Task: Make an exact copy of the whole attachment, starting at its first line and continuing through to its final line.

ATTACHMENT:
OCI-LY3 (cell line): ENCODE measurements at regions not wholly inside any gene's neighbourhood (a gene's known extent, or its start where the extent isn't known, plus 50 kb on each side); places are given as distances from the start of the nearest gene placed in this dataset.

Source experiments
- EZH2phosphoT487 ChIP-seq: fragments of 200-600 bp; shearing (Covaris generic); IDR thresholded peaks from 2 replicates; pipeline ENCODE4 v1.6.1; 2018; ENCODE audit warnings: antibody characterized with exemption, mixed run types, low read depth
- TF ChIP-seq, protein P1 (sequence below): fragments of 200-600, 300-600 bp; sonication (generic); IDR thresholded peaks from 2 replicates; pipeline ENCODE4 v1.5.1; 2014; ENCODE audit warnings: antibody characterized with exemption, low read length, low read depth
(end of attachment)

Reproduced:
OCI-LY3 (cell line): ENCODE measurements at regions not wholly inside any gene's neighbourhood (a gene's known extent, or its start where the extent isn't known, plus 50 kb on each side); places are given as distances from the start of the nearest gene placed in this dataset.

Source experiments
- EZH2phosphoT487 ChIP-seq: fragments of 200-600 bp; shearing (Covaris generic); IDR thresholded peaks from 2 replicates; pipeline ENCODE4 v1.6.1; 2018; ENCODE audit warnings: antibody characterized with exemption, mixed run types, low read depth
- TF ChIP-seq, protein P1 (sequence below): fragments of 200-600, 300-600 bp; sonication (generic); IDR thresholded peaks from 2 replicates; pipeline ENCODE4 v1.5.1; 2014; ENCODE audit warnings: antibody characterized with exemption, low read length, low read depth